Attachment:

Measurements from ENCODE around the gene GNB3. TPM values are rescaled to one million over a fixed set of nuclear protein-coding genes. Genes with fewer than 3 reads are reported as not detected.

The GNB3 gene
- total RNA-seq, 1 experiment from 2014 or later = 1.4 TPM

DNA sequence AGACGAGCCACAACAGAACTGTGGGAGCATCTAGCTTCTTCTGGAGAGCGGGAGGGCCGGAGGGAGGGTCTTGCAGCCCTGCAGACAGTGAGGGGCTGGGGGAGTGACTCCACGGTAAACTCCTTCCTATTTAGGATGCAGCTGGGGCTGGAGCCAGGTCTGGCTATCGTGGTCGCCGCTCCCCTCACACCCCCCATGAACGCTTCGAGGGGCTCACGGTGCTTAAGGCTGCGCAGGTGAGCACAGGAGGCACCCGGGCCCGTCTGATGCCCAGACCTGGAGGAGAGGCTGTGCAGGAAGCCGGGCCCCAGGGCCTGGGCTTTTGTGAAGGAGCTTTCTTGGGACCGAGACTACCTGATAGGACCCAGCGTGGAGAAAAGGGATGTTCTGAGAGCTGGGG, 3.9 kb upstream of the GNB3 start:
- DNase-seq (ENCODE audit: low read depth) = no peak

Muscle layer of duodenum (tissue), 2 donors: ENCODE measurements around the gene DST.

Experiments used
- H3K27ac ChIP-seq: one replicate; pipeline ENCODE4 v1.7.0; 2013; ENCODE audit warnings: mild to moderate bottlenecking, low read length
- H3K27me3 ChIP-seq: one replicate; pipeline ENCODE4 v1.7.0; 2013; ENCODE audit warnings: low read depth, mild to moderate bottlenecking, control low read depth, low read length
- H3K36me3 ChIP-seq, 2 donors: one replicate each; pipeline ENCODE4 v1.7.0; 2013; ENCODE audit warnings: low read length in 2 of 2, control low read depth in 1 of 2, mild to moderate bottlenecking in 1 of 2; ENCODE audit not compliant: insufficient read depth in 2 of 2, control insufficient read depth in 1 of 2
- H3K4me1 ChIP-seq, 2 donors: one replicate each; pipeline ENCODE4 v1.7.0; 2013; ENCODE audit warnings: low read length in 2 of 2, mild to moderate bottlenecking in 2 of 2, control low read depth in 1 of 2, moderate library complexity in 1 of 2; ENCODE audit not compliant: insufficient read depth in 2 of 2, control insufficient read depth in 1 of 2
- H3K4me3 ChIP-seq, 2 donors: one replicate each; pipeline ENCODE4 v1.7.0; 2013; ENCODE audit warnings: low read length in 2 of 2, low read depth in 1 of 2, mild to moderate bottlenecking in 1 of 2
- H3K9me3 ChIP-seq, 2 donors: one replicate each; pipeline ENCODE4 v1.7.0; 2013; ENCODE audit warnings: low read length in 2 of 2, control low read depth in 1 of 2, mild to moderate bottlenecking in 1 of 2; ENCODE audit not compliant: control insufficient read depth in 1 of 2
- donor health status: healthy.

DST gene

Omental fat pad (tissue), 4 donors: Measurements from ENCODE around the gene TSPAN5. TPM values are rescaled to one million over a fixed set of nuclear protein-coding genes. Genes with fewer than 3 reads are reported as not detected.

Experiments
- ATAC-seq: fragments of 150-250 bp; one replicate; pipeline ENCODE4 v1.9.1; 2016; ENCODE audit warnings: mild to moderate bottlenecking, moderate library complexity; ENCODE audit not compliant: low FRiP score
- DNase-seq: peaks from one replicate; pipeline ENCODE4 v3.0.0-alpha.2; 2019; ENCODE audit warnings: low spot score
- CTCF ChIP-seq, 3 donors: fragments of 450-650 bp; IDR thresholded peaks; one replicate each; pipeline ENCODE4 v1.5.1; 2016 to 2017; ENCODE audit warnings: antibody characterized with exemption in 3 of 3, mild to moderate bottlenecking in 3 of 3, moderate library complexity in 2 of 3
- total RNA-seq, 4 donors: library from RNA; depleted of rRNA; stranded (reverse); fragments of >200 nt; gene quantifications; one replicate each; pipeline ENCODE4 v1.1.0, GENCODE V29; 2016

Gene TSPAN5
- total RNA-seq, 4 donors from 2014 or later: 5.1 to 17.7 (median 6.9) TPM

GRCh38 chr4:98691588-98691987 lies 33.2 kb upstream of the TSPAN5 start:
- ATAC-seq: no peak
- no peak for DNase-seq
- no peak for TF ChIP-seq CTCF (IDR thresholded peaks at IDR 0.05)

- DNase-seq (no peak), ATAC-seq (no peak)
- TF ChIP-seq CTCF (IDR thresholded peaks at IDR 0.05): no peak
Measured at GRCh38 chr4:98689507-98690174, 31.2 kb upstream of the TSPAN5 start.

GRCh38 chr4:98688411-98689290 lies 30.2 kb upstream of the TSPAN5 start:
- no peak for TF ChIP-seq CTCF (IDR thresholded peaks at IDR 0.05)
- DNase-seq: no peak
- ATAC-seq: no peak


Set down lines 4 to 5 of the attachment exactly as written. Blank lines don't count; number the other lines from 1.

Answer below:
DNA sequence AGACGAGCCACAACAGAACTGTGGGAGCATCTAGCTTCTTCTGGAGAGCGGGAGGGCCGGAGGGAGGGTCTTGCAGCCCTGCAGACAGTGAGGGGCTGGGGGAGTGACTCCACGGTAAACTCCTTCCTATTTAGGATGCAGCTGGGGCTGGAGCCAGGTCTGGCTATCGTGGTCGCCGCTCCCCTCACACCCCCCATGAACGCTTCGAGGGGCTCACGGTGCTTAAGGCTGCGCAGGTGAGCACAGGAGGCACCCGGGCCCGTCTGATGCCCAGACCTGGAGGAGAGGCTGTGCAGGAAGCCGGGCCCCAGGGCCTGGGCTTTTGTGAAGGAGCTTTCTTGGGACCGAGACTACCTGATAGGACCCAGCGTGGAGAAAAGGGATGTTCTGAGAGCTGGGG, 3.9 kb upstream of the GNB3 start:
- DNase-seq (ENCODE audit: low read depth) = no peak